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What You Want to Know About Power Outages

The months of October through February have a tendency to bring with them some unpredictable weather. Wind, snow, ice, and rain – sometimes all in the same week, like last Christmas – have been known to make an appearance and cause disruptions in power service. Let’s take a moment to talk about what causes an outage and how the hardworking City Light staff and crew members go about restoring power to our more than 493,000 business and residential customers.

What causes an outage?

Wind, precipitation and other weather conditions are often the leading culprits when it comes to power outages. Not only can they cause outages themselves, but they also tend to bring down tree limbs — and sometimes even whole trees — onto powerlines, disrupting service and wreaking havoc on roadways. Right now, trees are heavy with leaves, so the added weight allows branches to dip lower than normal touching power lines causing an outage.

Besides the usual natural causes, animal interference, vehicles sliding into poles, or simply a piece of equipment reaching the end of its life cycle and needing repairs or replacement are all common causes of outages.

Worker makes their way through a large tree that fell across Lake City Way in November 2023.

How do we prioritize which outages to restore?

During major outage events or extreme weather conditions when there are multiple outages, crews are first dispatched to areas that pose an immediate safety threat. Next, they are sent to respond where there are emergency services and facilities critical to public health and safety like hospitals. Then crews will begin repairing areas that restore power to the largest number of customers and continue working until power has been restored to all customers.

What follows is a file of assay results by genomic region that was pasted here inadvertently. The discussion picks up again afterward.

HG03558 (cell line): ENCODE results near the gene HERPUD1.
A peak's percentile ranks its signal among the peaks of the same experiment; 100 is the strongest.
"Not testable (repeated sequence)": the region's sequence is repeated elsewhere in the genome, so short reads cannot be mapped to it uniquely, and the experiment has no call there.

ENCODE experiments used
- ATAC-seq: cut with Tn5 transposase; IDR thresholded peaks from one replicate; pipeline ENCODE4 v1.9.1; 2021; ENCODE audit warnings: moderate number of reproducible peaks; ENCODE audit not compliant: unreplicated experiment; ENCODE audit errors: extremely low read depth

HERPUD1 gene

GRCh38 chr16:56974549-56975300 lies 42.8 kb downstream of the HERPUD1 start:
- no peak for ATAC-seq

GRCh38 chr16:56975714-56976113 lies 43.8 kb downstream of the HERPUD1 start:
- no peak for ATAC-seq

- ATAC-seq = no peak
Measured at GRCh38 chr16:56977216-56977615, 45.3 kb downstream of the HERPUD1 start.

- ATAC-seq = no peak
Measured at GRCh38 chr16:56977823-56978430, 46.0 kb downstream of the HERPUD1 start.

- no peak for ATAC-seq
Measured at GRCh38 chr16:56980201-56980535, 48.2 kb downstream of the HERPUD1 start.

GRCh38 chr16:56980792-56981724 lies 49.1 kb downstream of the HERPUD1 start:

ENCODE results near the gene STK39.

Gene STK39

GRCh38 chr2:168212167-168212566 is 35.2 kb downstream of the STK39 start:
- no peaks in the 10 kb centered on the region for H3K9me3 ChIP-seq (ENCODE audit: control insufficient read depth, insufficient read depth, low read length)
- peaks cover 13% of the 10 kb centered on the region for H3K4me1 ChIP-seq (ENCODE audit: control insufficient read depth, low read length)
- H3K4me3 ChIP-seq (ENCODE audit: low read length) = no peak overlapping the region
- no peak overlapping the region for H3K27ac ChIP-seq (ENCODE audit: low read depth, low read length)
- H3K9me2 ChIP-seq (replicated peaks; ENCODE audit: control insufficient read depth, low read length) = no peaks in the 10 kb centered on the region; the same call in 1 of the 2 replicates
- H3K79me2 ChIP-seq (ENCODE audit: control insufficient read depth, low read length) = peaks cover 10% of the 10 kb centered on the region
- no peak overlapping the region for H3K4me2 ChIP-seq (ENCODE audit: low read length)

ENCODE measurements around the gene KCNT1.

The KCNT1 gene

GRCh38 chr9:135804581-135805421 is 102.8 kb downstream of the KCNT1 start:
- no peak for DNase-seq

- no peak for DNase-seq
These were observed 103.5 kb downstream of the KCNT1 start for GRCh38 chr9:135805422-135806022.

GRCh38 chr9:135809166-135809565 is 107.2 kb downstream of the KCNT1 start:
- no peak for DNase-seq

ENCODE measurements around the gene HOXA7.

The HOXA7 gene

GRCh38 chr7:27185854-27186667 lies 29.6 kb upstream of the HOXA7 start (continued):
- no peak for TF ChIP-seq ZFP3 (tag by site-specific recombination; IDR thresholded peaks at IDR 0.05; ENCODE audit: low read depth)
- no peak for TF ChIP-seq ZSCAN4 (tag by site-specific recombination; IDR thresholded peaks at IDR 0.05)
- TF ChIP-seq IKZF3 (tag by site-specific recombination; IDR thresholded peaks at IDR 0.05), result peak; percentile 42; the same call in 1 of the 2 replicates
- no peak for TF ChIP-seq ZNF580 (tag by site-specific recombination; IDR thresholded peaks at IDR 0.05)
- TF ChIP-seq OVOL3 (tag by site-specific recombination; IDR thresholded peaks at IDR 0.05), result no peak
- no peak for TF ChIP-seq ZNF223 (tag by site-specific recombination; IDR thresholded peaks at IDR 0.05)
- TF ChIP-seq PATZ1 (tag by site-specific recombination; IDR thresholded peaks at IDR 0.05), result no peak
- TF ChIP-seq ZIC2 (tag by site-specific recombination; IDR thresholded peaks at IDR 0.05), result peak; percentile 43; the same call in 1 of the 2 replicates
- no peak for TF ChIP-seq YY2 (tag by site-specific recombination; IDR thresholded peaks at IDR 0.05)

Why can it take a long time to restore an outage?

Some outages are simple to fix while others are much more complex. City Light crews begin by first finding the source of the power outage. This may involve extensive searching; not all outages present themselves clearly. Once the source of the problem has been found, crews determine if additional staff, specialized teams, or multiple repairs are needed. Next, they ensure that power lines do not pose a threat to themselves or others, and then they begin working systematically to make necessary repairs to restore power as quickly and efficiently as possible.

At all times, the safety of our crews is our utmost priority. Working with electricity is dangerous even on a clear, sunny day. It is important to keep in mind that if conditions like icy roadways or high-speed wind gusts prevent our crews from working safely, there may be additional delays in getting your power restored. We will never endanger personnel for expediency.

Recently, an outage in South Beacon Hill lasted for more than 24 hours because it involved the replacement of multiple poles across both sides of a gulley. Our crews couldn’t reach the area with heavy equipment, so much of the work had to be done by hand, including digging the holes for pole placement. It was an impressive feat.

What is an “ETOR” and why do they change so much?

ETOR is the Estimated Time of Restoration. The most important word to remember is Estimated. When an outage first occurs, the ETOR is auto populated by our system. Initial ETORs are designed to inform you that we know your power is out and we’re working to resolve it.

Any ETOR changes made after the initial estimate are based on available information we have at any given time. Many factors drive actual restoration times, including access to the area, weather conditions, equipment needed, and getting the right crews onsite. The more information we have, like location or cause, the better we can estimate the time needed to make the necessary repairs.

However, there are times when we don’t have enough information and need to rely on our line service crews out in the field to investigate further. This can result in ETORs changing multiple times as an outage progresses. We know that can be frustrating to someone who is waiting for their lights to come back on, but rest assured we’re doing our best to get your power back on as quickly as we can.

We always endeavor to restore power as quickly as possible. We hope this sheds some light on the outage restoration process. For more information on how you can prepare for an outage, please visit